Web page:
UK bookies furious with dodgy gambling report
Bookmakers in the United Kingdom are furious with the latest report by MPs, concerning fixed-odds betting terminals. The Association of British Bookmakers feels that the report is flawed, and have called for an investigation by the Parliamentary Commissioner for Standards. According to the report, MPs want the maximum stake for gambling terminals to be limited to £2 a pop.
The current situation
At present, fixed-odd gambling terminals in the United Kingdom have maximum wagers of £100 a go. MPs deem these gambling terminals to be the worst kind of gambling in the United Kingdom and seem determined to stamp them out once and for all. Bookmakers feel that although a £2 maximum stake would limit the risk of gambling addiction, it would also require a greatly reduced cash prize, and that may not be enough to convince gamblers to try their hand at the machines in the first place. In short, the industry might collapse.
No case to call
The bookmakers do not feel as though the review by MPs has been fair. The bookmakers themselves were not a part of the report, and most MPs have not backed their name to the report. Instead, the bookies feel as though the report has been compiled by MPs with an “axe to grind” against the gambling industry in general. Betting shops are already being closed across the country – with the bookies saying that 100 shops per year are set for the chop. The bookies are worried that the harsh terms imposed on betting terminals would effectively spell doom for their businesses.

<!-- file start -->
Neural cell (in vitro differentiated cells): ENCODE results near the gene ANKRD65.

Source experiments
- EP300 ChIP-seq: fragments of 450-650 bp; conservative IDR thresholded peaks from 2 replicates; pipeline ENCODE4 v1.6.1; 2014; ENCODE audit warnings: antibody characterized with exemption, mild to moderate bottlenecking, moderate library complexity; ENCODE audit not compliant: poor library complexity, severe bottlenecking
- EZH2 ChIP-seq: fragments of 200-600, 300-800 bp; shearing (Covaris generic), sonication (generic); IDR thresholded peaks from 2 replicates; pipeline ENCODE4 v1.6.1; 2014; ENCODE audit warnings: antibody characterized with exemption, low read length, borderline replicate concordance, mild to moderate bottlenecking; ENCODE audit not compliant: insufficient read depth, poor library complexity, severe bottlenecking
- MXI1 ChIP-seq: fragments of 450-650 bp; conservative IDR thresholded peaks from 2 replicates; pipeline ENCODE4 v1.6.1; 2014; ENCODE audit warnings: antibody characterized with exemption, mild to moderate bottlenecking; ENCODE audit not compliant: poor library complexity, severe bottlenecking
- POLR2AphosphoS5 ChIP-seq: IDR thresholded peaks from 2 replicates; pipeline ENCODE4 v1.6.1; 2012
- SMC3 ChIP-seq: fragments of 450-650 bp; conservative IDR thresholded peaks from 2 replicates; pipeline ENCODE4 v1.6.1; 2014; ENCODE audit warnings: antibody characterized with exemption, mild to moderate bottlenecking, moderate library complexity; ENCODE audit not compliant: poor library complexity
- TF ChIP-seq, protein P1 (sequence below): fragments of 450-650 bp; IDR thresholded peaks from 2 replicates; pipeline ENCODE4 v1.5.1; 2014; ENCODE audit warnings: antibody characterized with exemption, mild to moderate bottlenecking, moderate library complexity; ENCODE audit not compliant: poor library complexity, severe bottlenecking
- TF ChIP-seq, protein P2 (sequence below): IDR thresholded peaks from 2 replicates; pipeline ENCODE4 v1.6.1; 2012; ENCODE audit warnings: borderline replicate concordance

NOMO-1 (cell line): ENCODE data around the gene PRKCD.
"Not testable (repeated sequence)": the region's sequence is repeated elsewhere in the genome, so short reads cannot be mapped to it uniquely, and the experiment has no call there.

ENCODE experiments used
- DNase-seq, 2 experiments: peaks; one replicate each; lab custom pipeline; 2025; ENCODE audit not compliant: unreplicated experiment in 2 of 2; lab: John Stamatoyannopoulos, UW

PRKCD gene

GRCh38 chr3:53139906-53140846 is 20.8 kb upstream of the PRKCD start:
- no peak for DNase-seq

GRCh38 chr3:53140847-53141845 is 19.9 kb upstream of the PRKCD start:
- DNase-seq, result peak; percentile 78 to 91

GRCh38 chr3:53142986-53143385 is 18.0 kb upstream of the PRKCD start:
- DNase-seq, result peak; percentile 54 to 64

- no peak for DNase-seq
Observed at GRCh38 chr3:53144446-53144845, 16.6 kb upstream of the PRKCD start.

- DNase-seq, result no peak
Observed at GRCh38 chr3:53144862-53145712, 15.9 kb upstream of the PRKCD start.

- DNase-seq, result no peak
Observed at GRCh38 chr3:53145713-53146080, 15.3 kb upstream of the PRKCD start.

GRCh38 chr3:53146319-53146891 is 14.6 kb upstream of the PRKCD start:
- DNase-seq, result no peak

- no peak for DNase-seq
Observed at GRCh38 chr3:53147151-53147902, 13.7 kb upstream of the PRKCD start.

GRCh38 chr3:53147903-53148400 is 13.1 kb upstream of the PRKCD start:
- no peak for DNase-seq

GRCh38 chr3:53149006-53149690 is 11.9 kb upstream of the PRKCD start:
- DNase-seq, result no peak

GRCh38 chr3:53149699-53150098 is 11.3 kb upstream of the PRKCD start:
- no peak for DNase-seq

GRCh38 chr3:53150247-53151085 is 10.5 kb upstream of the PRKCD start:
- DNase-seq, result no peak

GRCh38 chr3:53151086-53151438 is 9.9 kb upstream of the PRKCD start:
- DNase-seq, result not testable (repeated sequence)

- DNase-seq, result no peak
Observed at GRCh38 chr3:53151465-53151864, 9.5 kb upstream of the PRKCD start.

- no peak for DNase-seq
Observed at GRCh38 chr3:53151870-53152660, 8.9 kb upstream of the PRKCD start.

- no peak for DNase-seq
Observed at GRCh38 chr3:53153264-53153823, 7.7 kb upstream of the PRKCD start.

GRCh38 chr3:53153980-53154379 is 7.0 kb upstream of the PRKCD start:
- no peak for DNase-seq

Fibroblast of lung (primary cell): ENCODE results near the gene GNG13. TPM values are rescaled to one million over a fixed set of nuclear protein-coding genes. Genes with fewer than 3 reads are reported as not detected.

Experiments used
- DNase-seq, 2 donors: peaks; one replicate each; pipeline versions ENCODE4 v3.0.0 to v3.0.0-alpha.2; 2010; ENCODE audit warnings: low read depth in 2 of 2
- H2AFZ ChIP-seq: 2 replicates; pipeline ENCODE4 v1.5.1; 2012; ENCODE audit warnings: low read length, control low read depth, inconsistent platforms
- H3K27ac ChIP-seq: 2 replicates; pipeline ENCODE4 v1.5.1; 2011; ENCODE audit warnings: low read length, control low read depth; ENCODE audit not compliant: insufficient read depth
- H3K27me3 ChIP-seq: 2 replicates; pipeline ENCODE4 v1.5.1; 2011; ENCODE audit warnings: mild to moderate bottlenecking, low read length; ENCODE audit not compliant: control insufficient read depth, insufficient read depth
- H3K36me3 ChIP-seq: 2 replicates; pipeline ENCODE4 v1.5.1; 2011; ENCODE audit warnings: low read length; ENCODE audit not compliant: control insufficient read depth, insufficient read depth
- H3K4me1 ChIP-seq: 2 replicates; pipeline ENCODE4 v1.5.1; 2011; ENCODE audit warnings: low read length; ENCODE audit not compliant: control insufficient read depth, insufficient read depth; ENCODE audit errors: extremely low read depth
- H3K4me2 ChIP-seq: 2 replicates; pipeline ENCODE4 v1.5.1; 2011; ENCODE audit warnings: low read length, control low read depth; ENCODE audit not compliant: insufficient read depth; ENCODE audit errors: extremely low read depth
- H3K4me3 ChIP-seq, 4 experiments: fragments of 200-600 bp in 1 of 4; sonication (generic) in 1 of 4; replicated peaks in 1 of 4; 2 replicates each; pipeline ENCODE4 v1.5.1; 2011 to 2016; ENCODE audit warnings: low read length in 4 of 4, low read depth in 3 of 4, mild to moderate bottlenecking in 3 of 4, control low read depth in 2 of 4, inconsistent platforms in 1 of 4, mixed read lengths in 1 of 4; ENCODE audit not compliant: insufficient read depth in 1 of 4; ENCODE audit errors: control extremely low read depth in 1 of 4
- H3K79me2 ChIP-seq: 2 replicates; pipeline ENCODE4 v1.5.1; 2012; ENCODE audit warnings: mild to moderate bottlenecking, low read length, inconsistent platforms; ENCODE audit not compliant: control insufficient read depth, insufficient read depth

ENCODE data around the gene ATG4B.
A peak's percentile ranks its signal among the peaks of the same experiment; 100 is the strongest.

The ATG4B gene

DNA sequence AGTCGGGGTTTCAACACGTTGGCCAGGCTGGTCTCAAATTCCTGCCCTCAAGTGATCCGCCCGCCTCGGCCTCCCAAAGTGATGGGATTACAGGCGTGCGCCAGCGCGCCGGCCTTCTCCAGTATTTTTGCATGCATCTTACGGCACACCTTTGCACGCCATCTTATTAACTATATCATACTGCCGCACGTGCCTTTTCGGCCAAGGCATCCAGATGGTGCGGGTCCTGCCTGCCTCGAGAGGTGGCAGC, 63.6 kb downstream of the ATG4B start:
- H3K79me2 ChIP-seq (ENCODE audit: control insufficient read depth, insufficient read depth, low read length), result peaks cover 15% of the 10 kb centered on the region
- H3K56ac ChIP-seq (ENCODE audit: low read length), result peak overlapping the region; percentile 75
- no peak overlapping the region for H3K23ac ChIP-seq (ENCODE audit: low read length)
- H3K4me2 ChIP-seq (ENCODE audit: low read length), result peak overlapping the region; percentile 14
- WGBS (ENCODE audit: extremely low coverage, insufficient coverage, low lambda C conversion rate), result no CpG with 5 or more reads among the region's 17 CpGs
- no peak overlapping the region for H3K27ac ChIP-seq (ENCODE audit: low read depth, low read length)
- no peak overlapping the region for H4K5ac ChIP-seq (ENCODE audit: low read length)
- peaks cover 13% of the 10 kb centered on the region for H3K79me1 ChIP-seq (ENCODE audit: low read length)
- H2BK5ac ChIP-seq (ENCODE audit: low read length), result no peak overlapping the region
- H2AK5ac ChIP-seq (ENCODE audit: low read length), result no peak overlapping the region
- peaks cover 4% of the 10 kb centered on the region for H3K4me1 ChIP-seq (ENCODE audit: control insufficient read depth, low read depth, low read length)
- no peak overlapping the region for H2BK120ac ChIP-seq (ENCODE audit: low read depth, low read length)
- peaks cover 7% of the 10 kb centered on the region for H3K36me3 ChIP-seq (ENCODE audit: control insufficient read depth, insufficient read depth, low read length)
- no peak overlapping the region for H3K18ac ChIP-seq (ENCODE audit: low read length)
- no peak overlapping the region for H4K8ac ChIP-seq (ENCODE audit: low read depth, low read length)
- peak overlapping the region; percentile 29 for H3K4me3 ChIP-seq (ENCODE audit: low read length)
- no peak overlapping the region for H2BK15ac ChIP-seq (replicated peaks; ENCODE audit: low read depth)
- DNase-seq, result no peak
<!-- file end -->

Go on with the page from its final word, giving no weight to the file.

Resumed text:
Little to no evidence has been presented in the MPs report. Whatever evidence they used to compile it has not been presented or indeed recorded in the report, leaving many bookmakers to assume that the report is naturally biased in favour of those against the gambling industry in the UK. Players are already required to have an account to bet more than £50 on a betting terminal, but no mention of this is present in the report. The betting terminals account for more than 50% of bookmakers’ profits, and this crucial statistic has also been left out of the report.
What will be done?
At this moment in time, it is reasonable to assume that the fierce backlash by bookmakers will be felt and acted upon. An inquiry into the report is likely to see it revised, included the important information that MPs have very carefully left out. Whilst the MPs demands and findings are likely to be raised in parliament, it is unlikely that they will be acted upon, as there doesn’t appear to be enough MPs that agree on the issue. In an industry that is already falling apart at the seams, don’t expect the UK high street bookmakers to give in and go down without a fight.